Webster develops his model chapter-by-chapter by building the components in this dynamic relationship. Starting at the level of the media user, Webster succinctly reviews the major theories behind individual media choices and preferences in the academic literature. These strands of thought are complicated considerably when Webster moves to characterizing the digital media environment, especially social networks and their impact on choice. Audaciously, Webster concludes his chapter on the media user by stating, “Preferences are a puzzle and offer a less stable foundation on which to build on than is widely assumed” (47). These simple words speak volumes; conceptions of the media viewer have been woefully inadequate as a means to translate attitudes and perspectives into media choice and usage. Webster seems to be suggesting that we glean what we can from past research, both academic and industrial, but that we must keep an open mind when considering how to understand the digital media experience.This approach is validated as Webster turns to the industrial side of the equation, looking at contemporary media production, whereby the manifold opportunities for individual media creation and co-creation in Web 2.0 render models of media suppliers and passive/active consumers obsolete. Webster develops a quadrant analysis of ‘audience-making strategies’ placing ‘linear/non-linear’ and ‘push/pull’ on the axes. With the goal of understanding audience-building strategies, Webster presents the traditional media equation of advertising-sponsored media (linear/push) and viewer-directed appointment viewing (linear/pull). The digital era extends these options through media-recommender systems (non-linear/push) and user-directed media searching (non-linear/pull). Torpedoing the usual economic structure of advertising-supported media, Webster then considers the issues related to media measurement of the new media environment. In an analysis that would be useful for any empirical investigation of media measurement, Webster details three key biases—behaviour, personalization, popularity—impacting the ways through which measurement is enacted. All of these offer cautionary notes for the ways through which we understand audience both qualitatively and quantitatively. They lead, as Webster suggests, to the ‘end point’ of ‘big data,’ the volumes of behavioural information available for collection on online and digital media usage. Rather than endorse big data as a panacea for media measurement, Webster calls out the myriad problems of relying on big data as a means to interpret preferences, attitudes, and behaviours. He concludes on the efficacy of big data: “Similar to all other media measures, the new metrics are human creations and as such are just as subject to bias and abuse. But their sheer pervasiveness is new, and makes them an increasingly important force to be reckoned with” (94).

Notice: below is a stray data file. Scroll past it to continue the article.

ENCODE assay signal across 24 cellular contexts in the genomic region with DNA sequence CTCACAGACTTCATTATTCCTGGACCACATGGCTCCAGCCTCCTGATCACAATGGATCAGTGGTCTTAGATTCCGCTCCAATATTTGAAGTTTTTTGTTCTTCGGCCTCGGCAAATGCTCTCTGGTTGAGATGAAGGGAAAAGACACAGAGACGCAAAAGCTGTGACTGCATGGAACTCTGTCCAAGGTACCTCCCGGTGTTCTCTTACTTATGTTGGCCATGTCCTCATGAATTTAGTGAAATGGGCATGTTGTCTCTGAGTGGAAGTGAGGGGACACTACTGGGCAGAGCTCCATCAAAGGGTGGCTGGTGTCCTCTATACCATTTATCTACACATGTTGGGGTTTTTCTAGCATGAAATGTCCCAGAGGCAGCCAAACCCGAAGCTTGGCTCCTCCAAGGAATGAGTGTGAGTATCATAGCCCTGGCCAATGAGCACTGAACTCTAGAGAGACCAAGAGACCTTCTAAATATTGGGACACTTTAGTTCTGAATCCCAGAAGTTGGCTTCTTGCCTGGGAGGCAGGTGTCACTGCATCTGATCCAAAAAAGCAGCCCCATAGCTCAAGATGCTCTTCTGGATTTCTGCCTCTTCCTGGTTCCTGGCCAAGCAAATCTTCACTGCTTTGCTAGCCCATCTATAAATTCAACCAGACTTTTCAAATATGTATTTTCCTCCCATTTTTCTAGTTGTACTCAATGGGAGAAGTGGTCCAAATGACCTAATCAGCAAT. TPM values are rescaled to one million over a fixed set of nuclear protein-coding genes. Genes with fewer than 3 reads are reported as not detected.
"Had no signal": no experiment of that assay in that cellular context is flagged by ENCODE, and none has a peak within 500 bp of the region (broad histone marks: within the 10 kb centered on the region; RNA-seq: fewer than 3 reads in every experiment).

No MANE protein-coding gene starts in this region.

With the background on the media users, media creation and media measurement in place, the author is in a position to tackle the even more daunting task of how these agents and parameters interact, in other words, how the audience formations are created. Drawing on specific studies from Turner Broadcasting and multiple studies on engagement with local and national news, Webster traces distinctions between preference-driven loyalty (audience loyalties driven by user preferences) and structure-driven loyalty (social structures and program structures such as channels, program schedules, or filtering/recommending systems). Again, he keeps the big picture perfectly clear and visible without sacrificing any of the complexity and challenge of the media question at hand. While the individual studies support both premises, Webster cites his 2012 paper, “The Dynamics of Audience Fragmentation: Public Attention in an Age of Digital Media,” to articulate the gravity of understanding audience formations. Using data from Nielsen’s ‘Convergence Panel,’ Webster and co-author Thomas B. Ksiazek tracked television and Internet usage across 236 ‘nodes’ or networks. This fascinating real-world experiment demonstrated, as did other studies, the fluidity of connection between media sources in our environment. As Webster sums up the current digital era’s audience formation, “The bottom line is there’s very little evidence of a massively parallel culture in the media choices of users. People demonstrate only modest loyalties to genres and political ideologies. They certainly don’t spend their lives barricaded in enclaves of like-minded speech or any other single type of media” (127).